Over Memorial Day weekend, it was breathlessly announced that Arcade Fire were in the process of mixing their new album. Few other details have been released about the follow-up to 2010’s Grammy Award-winning The Suburbs except that it’s due sometime this year and James Murphy is the producer. And that songwriting husband-and-wife duo Win Butler and Régine Chassagne had a baby boy, but that’s a different story. Or is it?
The lasting effects of childhood have been one of Arcade Fire’s central concerns since the band recorded its first demos in Montreal in 2001. For Butler, kids — whether digging tunnels in the snow, learning how to drive, or observing their parents — are like canaries in a coal mine for the world’s greater ills. It remains to be seen (hopefully not for much longer) whether that perspective will be altered now that he and Chassagne wear the rose-colored glasses of new parenthood. But Butler has always been optimistic enough to inject a little hope into bleak proclamations like “(Antichrist Television Blues),” so their worldview might simply shift toward the former instead of changing entirely.
Whatever happens on their next record, at least Arcade Fire have a history of staying true to themselves. As Butler tells it in Our Noise: The Story Of Merge Records, when Funeral exploded into the popular consciousness in 2004, the band stuck to their guns. They remained with Merge even when offered unfathomable sums of money by major labels, stayed humble in the halo of attention from legends like David Bowie, Lou Reed, and Bono, and stubbornly refused to engage with radio stations’ “bullshit circuit of favors for favors. Payouts, bribes, and Mafia-style bullshit,” i.e., everything the band railed against in 2007’s Neon Bible.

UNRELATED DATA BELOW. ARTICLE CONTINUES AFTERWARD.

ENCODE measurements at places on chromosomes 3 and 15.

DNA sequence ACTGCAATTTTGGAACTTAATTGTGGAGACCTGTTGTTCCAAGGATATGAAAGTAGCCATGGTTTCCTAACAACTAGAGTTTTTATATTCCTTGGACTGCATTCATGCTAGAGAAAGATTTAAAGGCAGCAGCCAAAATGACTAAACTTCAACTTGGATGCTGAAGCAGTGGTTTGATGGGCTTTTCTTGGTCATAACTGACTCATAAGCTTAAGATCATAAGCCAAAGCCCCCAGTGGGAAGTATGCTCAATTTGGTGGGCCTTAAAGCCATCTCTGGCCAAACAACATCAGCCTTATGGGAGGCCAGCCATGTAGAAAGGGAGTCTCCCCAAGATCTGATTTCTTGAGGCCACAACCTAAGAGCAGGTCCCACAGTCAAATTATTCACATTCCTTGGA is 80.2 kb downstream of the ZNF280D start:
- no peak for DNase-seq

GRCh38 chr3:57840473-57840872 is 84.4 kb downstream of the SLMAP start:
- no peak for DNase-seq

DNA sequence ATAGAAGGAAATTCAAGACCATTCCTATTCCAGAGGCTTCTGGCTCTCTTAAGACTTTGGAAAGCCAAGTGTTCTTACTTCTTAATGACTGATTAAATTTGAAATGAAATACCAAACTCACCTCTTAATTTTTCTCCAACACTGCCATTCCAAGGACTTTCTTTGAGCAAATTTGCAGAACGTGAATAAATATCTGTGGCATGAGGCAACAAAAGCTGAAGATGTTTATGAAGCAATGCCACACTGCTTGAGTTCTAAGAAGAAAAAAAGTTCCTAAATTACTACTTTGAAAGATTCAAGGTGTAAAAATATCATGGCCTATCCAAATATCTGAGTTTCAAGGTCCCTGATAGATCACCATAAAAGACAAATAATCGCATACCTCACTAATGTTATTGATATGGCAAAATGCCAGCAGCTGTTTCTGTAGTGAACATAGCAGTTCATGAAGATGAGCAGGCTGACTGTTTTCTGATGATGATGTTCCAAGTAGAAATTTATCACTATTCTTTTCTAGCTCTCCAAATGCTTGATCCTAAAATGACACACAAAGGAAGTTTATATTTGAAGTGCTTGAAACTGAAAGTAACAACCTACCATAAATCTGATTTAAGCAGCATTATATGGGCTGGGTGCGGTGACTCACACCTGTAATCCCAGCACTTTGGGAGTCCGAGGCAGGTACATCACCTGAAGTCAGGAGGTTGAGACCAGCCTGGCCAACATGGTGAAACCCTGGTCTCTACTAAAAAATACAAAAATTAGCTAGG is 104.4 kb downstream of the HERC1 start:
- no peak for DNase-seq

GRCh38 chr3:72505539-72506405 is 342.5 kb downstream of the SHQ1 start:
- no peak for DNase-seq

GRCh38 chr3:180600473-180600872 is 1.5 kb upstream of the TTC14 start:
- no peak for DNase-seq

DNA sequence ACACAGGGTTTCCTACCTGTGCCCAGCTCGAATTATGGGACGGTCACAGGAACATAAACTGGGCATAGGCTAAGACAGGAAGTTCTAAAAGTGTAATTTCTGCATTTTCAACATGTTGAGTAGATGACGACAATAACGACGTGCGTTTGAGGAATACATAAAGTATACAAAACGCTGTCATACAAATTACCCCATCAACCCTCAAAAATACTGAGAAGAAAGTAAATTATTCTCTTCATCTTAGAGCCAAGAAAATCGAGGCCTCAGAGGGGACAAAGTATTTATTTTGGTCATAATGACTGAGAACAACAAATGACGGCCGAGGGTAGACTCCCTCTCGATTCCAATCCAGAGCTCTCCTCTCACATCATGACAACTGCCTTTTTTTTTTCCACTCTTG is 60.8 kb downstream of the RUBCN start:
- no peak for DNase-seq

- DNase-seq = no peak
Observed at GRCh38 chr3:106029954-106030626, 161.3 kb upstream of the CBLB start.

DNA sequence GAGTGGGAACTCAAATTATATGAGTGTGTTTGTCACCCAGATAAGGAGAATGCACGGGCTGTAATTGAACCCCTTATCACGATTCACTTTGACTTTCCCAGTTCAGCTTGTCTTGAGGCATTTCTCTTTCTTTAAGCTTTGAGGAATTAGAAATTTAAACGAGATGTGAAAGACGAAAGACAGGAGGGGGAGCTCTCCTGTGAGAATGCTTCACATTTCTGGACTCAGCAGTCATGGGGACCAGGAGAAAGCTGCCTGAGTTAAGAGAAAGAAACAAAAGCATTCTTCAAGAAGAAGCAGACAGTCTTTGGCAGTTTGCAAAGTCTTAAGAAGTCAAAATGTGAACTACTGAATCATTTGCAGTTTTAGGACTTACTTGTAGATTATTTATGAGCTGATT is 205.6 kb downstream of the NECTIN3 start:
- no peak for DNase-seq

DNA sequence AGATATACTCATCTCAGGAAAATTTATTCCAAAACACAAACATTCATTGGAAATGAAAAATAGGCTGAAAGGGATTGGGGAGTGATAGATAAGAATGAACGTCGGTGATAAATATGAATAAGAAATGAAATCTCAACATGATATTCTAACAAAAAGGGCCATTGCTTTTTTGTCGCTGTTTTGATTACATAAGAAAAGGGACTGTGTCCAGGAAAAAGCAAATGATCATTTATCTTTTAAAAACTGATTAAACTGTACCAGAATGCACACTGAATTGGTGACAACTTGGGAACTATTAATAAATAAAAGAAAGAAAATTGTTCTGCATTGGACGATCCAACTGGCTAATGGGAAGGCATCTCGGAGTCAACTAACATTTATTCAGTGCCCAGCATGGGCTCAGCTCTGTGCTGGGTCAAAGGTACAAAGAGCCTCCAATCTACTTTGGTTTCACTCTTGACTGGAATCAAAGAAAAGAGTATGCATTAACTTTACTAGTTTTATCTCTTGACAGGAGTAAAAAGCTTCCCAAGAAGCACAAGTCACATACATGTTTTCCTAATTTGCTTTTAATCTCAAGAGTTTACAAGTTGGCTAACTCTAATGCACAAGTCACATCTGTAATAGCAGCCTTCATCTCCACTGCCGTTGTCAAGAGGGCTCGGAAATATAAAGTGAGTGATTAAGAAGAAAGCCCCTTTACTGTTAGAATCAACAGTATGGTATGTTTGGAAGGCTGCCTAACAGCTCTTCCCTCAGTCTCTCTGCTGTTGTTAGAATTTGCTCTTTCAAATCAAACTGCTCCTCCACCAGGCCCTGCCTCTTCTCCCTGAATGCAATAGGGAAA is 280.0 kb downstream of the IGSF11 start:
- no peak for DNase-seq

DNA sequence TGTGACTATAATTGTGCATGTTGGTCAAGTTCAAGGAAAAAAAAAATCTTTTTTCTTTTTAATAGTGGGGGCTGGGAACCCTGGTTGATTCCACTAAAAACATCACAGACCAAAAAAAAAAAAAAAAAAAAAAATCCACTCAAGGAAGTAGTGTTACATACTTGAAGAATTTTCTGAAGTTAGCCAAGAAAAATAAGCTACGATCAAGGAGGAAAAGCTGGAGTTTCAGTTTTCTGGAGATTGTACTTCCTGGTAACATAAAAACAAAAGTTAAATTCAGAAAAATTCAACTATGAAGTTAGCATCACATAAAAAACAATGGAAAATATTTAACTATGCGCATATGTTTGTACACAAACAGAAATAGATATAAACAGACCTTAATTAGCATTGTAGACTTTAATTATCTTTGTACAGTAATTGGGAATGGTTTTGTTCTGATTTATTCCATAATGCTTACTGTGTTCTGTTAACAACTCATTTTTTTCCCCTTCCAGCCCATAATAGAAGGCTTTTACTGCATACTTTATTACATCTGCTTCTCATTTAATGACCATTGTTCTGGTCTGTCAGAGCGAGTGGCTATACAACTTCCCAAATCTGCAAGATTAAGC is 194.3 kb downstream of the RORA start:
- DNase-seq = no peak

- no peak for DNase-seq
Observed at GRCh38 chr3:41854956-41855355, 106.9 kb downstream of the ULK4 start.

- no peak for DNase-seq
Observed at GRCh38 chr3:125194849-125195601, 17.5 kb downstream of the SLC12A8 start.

For that record and for The Suburbs, which would pose another sellout challenge to the band in the form of a Grammy many thought they didn’t deserve, they bought a church to record in — the same church they are now trying to sell after downsizing to DFA’s studio in the West Village (needless to say, the sentimental value of materialism has never been important to them) — determined to separate themselves from the hype cycle that has destroyed other bands.
And they did, writing two LPs that evolved from the fiery baroque pop that catapulted Funeral to the top of everyone’s best-of-ever list. Neon Bible was a tempestuous, occasionally overwrought affair that didn’t shy away from pointing out society’s economics- and politics-driven pitfalls. Arcade Fire tempered this thread on The Suburbs, which was also informed and personalized by Butler’s memories of growing up in Houston (e.g. “Rococo,” such an accurate detail of an idea that it could only have come from real life). With that album, they didn’t really hide a certain ambition to become the Bruce Springsteen of my generation.
Now, with three magnum opuses under their belt, another album on the way, and a kid in their arms, Arcade Fire are safely ensconced on the indie-rock throne. As such, there’s no better time for a retrospective, so without further ado, here are the 10 best Arcade Fire songs.
10. “No Cars Go” (from Arcade Fire, 2003)
Originally appearing with different production and instrumentation on Arcade Fire’s 2003 self-titled EP, “No Cars Go” fits the rest of Neon Bible, where automobiles are a metonym for everything that’s wrong with civilization as we know it. The only place to escape from the shrieking violins and pummeling riffs, the highways and the fossil fuels, is the space between sleep and waking. And as the song ramps up to a precipitous close, Butler attempts to bring everyone (“Women and children, let’s go!”) with him.
9. “Ocean Of Noise” (from Neon Bible, 2007)
One of the darkest, loveliest songs Arcade Fire have ever written, “Ocean Of Noise” is also the subtlest on an album filled with grand anti-statements about corporate culture and religion. There are still a lot of frightening ideas here—empty streets, the vulnerability of a half-empty bed—but Butler and his band’s low, deep rumblings rock like a lullaby until the sudden key change, when brassy horns illuminate his optimistic “I’m gonna work it out.”